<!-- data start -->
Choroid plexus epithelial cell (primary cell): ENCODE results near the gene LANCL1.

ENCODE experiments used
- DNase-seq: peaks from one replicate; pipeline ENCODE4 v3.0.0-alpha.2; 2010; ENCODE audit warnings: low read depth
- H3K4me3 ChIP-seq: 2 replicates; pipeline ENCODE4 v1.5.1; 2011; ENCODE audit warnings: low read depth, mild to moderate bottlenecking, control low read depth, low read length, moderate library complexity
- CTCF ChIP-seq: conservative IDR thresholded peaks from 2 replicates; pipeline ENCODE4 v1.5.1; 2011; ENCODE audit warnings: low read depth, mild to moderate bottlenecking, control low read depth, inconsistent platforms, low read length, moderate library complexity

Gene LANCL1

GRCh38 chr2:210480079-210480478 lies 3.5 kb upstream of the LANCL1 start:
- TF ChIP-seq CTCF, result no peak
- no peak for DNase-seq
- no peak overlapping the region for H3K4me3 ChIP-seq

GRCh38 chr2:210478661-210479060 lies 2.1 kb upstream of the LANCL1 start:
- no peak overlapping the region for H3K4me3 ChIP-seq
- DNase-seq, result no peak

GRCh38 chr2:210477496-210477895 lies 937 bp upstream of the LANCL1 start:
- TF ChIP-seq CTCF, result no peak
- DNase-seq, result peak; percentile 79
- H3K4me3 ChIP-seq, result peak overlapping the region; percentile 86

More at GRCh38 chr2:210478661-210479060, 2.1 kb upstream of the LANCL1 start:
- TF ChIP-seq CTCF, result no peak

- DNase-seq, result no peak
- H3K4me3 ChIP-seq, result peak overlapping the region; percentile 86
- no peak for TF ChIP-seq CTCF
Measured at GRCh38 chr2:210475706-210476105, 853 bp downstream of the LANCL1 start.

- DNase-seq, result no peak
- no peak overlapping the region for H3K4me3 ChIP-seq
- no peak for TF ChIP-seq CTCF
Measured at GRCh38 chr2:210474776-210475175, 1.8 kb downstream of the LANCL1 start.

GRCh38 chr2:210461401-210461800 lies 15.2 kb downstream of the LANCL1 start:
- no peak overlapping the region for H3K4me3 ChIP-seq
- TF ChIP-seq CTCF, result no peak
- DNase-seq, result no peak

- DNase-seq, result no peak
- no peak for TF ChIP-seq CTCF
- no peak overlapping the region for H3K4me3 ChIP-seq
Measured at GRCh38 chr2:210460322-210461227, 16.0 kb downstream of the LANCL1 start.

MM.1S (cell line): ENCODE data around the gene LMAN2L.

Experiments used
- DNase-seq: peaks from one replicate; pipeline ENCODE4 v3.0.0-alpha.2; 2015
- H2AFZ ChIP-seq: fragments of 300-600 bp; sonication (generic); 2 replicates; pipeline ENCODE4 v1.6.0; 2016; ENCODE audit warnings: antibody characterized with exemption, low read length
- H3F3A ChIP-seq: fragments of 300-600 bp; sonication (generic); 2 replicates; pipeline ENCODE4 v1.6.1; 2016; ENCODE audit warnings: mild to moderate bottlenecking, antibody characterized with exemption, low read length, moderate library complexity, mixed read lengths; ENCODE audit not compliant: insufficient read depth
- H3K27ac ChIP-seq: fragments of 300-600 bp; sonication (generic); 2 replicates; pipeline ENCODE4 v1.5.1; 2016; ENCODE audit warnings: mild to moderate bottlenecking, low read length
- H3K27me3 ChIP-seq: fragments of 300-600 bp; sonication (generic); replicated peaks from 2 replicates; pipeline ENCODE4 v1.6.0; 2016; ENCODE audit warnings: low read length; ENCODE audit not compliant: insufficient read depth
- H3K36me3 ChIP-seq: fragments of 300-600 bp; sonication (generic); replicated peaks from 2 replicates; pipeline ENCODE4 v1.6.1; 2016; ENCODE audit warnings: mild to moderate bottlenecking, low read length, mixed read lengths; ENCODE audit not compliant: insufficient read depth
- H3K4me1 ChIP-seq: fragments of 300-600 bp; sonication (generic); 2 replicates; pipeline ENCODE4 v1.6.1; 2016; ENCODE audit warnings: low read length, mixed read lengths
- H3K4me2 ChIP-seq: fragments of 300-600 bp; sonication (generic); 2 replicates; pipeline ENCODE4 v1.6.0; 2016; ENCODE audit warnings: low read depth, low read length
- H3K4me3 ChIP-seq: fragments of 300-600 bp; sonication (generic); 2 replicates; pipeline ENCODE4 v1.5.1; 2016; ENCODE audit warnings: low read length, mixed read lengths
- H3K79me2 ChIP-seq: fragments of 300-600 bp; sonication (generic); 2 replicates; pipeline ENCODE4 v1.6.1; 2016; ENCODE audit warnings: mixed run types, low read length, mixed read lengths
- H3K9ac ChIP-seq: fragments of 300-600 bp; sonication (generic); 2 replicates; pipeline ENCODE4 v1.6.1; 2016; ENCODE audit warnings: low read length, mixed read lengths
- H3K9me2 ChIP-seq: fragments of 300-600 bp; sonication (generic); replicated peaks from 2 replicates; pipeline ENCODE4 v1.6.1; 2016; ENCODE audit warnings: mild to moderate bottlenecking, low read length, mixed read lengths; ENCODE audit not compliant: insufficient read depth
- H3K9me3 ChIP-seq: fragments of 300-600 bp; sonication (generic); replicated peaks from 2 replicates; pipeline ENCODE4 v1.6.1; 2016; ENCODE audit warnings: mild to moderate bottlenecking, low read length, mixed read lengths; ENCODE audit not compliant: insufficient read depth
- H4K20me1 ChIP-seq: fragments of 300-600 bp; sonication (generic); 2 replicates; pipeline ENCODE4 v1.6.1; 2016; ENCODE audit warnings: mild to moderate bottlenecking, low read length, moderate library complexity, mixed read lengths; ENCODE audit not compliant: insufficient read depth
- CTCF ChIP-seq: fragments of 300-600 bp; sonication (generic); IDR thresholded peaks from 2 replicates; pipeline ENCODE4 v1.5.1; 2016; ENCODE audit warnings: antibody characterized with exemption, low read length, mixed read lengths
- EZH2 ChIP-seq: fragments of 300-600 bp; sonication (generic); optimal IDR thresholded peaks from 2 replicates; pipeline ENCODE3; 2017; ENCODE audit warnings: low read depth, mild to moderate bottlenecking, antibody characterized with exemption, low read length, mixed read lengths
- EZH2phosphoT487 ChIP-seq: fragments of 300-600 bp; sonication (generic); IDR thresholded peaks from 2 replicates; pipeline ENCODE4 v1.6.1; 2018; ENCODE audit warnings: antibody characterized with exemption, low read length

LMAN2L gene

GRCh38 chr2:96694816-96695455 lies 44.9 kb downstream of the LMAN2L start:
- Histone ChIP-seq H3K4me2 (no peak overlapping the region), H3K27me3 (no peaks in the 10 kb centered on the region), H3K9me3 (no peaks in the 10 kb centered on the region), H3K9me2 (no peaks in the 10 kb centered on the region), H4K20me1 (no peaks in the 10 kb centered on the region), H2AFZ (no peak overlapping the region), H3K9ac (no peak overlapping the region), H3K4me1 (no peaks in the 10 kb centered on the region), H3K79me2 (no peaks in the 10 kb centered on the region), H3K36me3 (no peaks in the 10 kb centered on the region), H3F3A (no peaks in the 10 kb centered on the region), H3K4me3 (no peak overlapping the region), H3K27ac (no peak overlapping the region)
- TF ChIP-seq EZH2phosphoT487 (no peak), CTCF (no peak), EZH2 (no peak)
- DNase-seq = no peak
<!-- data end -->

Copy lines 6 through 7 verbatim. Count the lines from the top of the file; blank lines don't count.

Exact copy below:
Gene LANCL1

GRCh38 chr2:210480079-210480478 lies 3.5 kb upstream of the LANCL1 start: